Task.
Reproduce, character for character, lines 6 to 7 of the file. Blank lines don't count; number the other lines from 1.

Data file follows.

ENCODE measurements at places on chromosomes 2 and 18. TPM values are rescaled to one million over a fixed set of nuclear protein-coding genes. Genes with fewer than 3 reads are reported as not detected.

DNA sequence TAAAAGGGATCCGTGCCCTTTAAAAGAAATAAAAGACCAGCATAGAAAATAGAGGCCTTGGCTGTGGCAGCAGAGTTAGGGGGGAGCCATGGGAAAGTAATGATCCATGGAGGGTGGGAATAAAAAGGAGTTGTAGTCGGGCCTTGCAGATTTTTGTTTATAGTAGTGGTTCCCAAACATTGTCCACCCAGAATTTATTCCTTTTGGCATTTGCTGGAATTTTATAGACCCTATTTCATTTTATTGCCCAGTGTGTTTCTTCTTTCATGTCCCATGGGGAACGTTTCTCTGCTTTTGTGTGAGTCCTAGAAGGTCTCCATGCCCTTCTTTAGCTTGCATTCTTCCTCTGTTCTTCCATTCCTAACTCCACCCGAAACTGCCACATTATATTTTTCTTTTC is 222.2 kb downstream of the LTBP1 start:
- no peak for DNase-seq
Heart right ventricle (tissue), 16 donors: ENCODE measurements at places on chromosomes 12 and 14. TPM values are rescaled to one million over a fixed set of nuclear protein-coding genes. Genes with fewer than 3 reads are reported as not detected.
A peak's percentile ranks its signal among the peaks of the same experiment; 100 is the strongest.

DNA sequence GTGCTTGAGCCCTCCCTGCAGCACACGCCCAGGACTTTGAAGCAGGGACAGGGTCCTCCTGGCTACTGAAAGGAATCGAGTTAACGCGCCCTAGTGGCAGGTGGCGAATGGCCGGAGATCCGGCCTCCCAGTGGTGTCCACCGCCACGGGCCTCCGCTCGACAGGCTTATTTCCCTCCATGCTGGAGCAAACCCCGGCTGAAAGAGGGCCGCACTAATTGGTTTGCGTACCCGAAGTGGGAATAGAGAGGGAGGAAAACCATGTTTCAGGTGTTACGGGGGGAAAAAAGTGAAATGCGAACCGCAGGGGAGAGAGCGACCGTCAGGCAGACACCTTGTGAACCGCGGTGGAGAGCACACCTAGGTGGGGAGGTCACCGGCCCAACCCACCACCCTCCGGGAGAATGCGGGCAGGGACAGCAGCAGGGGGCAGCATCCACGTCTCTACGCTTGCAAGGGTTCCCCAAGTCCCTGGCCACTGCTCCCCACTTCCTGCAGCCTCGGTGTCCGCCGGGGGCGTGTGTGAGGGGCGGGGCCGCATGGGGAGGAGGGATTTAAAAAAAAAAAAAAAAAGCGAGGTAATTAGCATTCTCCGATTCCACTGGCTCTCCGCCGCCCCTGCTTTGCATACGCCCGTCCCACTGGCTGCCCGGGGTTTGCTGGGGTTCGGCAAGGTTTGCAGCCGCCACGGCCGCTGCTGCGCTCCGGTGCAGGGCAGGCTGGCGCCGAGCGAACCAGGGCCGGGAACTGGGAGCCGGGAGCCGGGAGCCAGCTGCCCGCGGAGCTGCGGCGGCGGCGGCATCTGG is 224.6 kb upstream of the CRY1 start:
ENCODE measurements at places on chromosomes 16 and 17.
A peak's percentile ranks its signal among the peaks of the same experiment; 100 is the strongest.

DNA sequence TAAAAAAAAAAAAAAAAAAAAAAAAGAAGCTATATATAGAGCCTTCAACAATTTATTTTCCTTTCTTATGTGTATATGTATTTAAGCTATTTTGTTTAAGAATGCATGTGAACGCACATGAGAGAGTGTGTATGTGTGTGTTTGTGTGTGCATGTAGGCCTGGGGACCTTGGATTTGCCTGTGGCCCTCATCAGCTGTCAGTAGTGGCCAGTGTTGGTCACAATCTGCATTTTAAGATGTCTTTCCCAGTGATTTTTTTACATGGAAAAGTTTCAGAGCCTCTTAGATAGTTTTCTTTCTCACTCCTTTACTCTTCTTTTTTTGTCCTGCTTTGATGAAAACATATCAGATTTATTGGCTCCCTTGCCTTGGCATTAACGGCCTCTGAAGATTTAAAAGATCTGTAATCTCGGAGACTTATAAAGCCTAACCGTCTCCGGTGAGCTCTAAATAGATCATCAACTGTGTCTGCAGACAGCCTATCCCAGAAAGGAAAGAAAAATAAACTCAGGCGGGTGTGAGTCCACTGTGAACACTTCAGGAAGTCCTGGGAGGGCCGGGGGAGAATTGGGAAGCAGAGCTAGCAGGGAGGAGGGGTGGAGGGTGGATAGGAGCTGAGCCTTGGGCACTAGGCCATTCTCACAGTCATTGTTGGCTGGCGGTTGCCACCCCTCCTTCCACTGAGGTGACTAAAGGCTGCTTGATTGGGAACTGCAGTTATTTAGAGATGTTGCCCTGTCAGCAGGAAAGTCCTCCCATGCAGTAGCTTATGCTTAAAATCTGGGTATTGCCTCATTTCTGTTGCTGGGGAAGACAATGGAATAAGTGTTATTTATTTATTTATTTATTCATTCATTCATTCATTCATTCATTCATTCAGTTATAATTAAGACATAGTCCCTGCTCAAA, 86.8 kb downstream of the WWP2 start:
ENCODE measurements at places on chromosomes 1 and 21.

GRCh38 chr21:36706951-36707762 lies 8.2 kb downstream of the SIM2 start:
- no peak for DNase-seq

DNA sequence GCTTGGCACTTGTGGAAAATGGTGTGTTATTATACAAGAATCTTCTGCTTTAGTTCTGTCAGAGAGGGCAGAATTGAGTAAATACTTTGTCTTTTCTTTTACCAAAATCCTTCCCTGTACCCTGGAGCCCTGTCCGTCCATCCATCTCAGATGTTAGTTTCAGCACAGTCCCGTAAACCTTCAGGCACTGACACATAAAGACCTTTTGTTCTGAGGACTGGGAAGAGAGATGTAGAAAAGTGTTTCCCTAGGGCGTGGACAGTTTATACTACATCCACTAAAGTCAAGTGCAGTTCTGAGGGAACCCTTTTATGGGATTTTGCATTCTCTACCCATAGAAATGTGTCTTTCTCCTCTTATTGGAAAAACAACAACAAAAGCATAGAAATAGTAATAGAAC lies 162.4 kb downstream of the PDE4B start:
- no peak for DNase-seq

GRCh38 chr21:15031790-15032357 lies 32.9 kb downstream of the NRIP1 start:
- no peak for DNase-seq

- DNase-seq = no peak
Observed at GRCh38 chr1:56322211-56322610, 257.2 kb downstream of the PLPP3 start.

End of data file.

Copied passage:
DNA sequence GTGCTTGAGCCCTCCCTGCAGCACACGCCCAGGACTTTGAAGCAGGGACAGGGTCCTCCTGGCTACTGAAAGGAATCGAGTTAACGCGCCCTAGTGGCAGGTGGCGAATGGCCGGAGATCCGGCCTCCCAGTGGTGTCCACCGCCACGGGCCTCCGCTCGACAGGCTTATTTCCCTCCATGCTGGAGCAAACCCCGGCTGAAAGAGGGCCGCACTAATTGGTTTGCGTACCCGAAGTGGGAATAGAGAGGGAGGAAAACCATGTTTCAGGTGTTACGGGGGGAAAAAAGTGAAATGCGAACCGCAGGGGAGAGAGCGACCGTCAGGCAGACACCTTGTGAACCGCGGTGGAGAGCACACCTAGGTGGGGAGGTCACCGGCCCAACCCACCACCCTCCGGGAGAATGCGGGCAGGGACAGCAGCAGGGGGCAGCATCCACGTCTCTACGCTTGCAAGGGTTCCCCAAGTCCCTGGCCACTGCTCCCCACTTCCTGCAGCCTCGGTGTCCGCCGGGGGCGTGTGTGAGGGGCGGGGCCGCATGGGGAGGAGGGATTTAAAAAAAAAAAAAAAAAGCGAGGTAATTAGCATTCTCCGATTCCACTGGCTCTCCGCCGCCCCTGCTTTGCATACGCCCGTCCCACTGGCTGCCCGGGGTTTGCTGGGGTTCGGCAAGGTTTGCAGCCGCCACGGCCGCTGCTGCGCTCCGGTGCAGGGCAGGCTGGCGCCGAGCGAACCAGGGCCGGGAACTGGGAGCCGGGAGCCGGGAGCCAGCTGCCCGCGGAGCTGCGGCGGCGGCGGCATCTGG is 224.6 kb upstream of the CRY1 start:
ENCODE measurements at places on chromosomes 16 and 17.